UK Defense Secretary Clueless About Medal of Honor

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Medal of Honor

Liam Fox sounds astonishingly uninformed. Britain's Secretary of State for Defense went on record yesterday calling for a retail ban on EA's forthcoming Medal of Honor, a modern military first-person shooter set during the 2001 invasion of Afghanistan. This, despite the fact that he's never played it.

Ignorance never silenced a politician. Fox told The Sunday Times he was "disgusted" with the game, and that it was "shocking that someone would think it acceptable to recreate the acts of the Taliban against British soldiers." The game, like most faction-based shooters, allows you to play as either of two opposing sides--a group of invading U.S. Army Rangers, or the defending Taliban forces.

"At the hands of the Taliban, children have lost fathers and wives have lost husbands," opined Fox, adding that "It's hard to believe any citizen of our country would wish to buy such a thoroughly un-British game," and urging retailers "to show their support for our armed forces and ban this tasteless product."

EA's response to Fox's comments was unequivocal. The company said Fox was inaccurately describing the game, that the game "does not allow players to kill British soldiers," and that "no British troops feature in the game."

Fox was undeterred. A spokeperson today said Fox "stood by" his comments, arguing that "the point remains that part of this game allows you to play the part of the Taliban attacking ISAF [International Security Assistance Force] troops in the area of central Helmand where British troops are operating."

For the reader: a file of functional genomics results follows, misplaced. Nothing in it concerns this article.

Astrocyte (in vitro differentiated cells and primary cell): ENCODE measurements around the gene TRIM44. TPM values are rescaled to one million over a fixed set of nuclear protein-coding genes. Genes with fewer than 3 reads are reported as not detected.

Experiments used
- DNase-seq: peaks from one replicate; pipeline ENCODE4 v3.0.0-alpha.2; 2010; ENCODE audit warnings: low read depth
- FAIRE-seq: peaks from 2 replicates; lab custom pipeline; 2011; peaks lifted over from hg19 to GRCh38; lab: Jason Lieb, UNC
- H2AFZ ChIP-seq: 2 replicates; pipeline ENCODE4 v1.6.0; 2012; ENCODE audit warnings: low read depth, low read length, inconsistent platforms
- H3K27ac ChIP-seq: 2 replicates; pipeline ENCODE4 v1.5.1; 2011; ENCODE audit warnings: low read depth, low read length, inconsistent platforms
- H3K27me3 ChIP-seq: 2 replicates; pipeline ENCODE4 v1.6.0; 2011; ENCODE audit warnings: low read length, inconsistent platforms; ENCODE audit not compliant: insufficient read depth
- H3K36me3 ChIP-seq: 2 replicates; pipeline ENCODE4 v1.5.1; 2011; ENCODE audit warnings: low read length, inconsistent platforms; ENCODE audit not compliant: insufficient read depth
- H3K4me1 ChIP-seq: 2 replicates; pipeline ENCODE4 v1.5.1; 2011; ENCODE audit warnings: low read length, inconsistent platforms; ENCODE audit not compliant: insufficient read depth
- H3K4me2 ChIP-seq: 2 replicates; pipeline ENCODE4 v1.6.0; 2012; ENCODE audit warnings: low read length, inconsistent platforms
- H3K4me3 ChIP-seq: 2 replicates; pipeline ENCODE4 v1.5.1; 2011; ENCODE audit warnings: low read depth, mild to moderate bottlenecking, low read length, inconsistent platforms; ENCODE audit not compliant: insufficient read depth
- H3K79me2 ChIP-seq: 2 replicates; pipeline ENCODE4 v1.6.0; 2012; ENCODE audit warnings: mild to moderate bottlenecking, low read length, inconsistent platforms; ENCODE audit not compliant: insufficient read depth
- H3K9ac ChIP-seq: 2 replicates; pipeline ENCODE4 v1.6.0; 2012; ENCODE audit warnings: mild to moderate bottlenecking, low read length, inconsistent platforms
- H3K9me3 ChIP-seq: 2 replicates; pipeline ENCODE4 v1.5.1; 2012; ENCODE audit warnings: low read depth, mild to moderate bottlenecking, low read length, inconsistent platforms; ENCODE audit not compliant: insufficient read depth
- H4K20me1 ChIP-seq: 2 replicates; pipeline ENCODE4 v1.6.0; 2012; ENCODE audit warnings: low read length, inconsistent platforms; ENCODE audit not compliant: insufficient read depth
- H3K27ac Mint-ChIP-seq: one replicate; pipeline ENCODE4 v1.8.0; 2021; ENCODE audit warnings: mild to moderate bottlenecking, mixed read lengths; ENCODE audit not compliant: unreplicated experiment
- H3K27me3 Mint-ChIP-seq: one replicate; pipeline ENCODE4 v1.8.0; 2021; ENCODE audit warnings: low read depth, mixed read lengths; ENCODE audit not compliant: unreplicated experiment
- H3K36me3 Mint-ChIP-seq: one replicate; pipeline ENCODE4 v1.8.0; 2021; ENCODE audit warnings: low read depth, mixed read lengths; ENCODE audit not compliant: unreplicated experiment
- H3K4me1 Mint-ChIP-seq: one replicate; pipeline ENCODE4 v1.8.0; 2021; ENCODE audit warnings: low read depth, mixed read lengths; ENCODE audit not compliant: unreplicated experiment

Picking up a broader brush to paint with? It's certainly one way to avoid the implications of an error, the rationale behind the original point notwithstanding.

MCV reports that the Department for Culture Media and Sport (DCMS) has "distanced itself" from Fox's comments.

"Dr Fox was expressing a personal view and we understand why some people might find the subject matter of the game offensive," said a DCMS spokesperson.

"There is a ratings system in place which exists to categorize games appropriately, in this case the game in question is rated 18 so should only be sold to, and played by, adults."

Kudos to the DCMS for getting it right. Boo-hiss Liam Fox--the same Liam Fox previously accused of racism for referring to Afghanistan as a "broken 13th-century country"--for ignorantly calling for a ban on a game he's neither seen nor played.

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